What are the benefits of REST in plain English?

Sean Colquhoun wrote:

Can anyone explain the benefits of RESTful design so that a
non-programmer will understand? I can't for the life of me understand
why I would want to go through all the trouble of limiting myself to
seven methods per controller or typing in arcane exceptions if I want to
use an eighth or ninth or tenth. It just seems to make more sense to
keep everything in one simple file.

Actually the 7 methods per controller is a Rails implementation detail. There's nothing about REST in general that prescribes this distinction. Actually there's nothing about REST that says you even have to use controllers. What REST does say is that you should model your application with a couple of things in mind. Off the top of my head I can think of:

- Everything is a resource, so every URL should point to some "physical" entity. This means there's no "action" URL's like "subscribe" or "delete".
- The actions are moved to the HTTP methods GET, POST, PUT and DELETE (there's a few more, but they're not interesting in this discussion). So you're limited to modelling your application with these actions.
- The client should track it's own state. This means every request to the server can be handled in total isolation from everything else.
- GET requests must never alter the state of the application. No destructive or constructive GET requests.
- GET and PUT are idempotent, doing it once yields the same result as doing it multiple times.

What this means if that REST prescribes a way of thinking about and designing web applications. I think I read the expression "A straight jacket for your mind" somewhere. You may compare it to the opinionated ways of Rails, where model classes should be in this folder, the extension of your view file determines which renderer should render it, database tables must be pluralized, etc. So in the same way as Rails gives you a set of conventions to abide by in your code, REST gives you a set of conventions to abide by in the way you design your application from the users point of view, that is what entry points does the user have into the application and how is the user supposed to interact with the application. And this is probably the biggest reason why you would want to do REST. To have a set of conventions to guide you in your design, just like Rails guides you in your implementation.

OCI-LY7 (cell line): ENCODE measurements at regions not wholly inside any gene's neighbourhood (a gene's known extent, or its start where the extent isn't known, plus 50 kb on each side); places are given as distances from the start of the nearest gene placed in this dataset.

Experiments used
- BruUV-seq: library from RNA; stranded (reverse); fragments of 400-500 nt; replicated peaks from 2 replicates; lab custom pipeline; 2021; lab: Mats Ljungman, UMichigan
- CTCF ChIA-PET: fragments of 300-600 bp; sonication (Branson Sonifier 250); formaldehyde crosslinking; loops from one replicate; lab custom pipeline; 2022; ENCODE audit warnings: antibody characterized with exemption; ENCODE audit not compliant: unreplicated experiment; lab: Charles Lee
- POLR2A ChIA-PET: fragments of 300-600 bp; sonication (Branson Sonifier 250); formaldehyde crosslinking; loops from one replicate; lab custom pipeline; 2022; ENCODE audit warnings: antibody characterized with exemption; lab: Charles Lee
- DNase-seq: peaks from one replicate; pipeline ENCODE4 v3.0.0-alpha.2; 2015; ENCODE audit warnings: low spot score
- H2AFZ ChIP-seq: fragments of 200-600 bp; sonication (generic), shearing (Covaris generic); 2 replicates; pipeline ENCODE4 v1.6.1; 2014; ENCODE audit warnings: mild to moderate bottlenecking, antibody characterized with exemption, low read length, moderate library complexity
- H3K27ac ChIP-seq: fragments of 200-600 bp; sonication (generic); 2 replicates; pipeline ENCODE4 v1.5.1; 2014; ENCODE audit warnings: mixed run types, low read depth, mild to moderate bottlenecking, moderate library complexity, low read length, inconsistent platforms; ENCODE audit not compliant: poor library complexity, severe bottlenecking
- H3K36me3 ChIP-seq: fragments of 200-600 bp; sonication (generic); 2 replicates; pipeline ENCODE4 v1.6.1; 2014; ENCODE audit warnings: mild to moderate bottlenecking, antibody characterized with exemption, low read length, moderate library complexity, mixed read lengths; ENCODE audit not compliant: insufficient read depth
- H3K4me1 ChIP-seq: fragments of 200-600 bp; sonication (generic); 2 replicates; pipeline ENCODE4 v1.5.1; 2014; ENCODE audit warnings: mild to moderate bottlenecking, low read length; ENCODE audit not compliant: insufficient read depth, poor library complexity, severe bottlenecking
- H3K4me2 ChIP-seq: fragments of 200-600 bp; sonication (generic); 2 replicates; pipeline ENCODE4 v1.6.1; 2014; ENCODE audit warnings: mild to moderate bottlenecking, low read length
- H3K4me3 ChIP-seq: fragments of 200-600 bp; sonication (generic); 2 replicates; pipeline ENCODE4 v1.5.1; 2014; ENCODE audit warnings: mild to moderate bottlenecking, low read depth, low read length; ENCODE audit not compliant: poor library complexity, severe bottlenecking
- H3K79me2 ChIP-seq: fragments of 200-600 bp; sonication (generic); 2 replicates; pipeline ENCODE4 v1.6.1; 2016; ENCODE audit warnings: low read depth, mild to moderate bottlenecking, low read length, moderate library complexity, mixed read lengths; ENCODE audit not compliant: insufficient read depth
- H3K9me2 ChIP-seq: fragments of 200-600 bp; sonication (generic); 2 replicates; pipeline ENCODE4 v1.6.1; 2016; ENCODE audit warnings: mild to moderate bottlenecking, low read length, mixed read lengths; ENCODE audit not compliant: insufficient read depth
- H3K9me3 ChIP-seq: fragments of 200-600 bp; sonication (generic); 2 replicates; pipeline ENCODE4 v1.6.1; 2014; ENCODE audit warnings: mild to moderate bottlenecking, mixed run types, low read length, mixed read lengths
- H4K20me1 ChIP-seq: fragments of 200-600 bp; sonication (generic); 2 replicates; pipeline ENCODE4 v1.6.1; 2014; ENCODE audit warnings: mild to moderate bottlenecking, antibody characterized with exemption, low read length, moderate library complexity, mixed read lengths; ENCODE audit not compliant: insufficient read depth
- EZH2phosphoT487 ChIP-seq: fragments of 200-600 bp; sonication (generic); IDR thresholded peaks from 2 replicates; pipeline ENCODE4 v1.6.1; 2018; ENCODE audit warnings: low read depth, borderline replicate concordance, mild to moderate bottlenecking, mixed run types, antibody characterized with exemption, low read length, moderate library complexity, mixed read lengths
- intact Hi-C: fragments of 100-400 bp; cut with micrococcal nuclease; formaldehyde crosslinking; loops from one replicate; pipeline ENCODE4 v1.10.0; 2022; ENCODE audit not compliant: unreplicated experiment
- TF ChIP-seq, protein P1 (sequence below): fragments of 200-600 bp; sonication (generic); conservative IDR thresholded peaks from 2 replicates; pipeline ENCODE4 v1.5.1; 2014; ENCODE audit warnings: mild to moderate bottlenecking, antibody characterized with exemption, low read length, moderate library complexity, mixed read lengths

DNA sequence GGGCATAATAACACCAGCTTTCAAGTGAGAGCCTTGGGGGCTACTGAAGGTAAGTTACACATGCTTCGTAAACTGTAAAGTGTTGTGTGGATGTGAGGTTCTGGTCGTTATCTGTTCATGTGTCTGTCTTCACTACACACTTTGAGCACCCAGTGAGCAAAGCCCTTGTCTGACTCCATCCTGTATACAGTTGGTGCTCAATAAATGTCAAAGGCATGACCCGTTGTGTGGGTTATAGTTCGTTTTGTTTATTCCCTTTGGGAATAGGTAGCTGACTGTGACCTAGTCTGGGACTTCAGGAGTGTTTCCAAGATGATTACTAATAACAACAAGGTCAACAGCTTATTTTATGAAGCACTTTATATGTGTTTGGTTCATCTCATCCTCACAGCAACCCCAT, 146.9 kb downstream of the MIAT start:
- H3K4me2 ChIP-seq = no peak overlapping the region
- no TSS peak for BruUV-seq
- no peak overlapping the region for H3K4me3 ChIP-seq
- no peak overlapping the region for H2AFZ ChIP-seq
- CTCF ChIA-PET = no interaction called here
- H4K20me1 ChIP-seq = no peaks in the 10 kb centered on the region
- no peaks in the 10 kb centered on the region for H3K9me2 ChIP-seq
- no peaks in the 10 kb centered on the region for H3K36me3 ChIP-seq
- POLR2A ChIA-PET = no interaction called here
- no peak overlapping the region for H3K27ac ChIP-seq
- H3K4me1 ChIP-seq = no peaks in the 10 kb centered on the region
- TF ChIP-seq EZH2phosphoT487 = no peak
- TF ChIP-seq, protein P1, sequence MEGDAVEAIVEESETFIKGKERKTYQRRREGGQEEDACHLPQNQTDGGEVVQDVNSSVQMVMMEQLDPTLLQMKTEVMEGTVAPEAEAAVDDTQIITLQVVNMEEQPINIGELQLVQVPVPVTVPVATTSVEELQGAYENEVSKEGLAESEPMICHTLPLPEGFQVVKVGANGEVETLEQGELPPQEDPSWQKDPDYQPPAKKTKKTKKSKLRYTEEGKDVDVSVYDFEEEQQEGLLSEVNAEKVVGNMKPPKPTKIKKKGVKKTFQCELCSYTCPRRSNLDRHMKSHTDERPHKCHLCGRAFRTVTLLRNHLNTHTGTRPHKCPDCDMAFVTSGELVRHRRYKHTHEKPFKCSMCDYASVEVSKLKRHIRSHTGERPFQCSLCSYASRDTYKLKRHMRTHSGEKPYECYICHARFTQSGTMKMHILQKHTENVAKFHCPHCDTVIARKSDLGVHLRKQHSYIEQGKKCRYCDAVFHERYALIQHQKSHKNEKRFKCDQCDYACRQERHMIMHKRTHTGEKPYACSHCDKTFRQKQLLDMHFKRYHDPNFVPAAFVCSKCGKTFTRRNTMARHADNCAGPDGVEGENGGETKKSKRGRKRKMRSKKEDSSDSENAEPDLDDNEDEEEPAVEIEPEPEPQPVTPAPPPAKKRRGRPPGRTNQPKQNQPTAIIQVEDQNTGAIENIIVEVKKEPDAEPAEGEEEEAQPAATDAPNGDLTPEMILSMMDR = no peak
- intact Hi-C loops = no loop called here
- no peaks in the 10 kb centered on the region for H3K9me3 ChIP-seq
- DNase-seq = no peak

A neat and tidy but rather
limited and boring UI that seeks to enforce the organization of the data
on the user rather than working on the data the way a user would want


REST has nothing to do with how nice or ugly UI is - it's all up to you.
Same goes for data organization - why should user care?


Would these qualify?




All RESTful routes.

Your argument doesn’t add up for me. I like the way RESTful routes are defined, the way they behave and how much less code I have to write and maintain.

Best regards

Peter De Berdt

Exactly, UI is view logic, has nothing to do with RESTful routes.

Best regards

Peter De Berdt

Jeff Pritchard wrote:

As soon as you start using ajax you wind up with lots of additional controller stuff that doesn't fit that pattern. In some cases that is probably worthless fluff. In others it can make a site more useful, and I try to limit my use of it to those situations.

In defense of my position, I never said "ugly", I said "scaffolding plus CSS, which probably should have been CRUD plus CSS. Basic maintenance of the database (no matter how pretty) works well for some tasks, and not so well for others. Some apps are more than just a "front end" for a set of tables in a database. Such apps are not necessarily better, just different and require a different approach.

BTW, the statement "UI is view logic" seems somewhat oxymoronic to me. I thought the goal was to limit how much logic one puts in the views. For me, that means lots of "additional" stuff winds up in the controller (and helpers).

I agree that a very CRUD centric RESTful app is probably much easier to write. I plan force myself to find an appropriate part of an app to use this in so that I can learn more about RESTful routes. Thanks for helping me learn more about REST. I do believe it has it's place now; a shift from my previous opinion.

You might find Dave Thomas' article on the RADAR architecture inspiring. He raises some of the same issues as you and provides a good description of the motivation for REST:


It's all about design of your domain. Watch this


You won't regret it.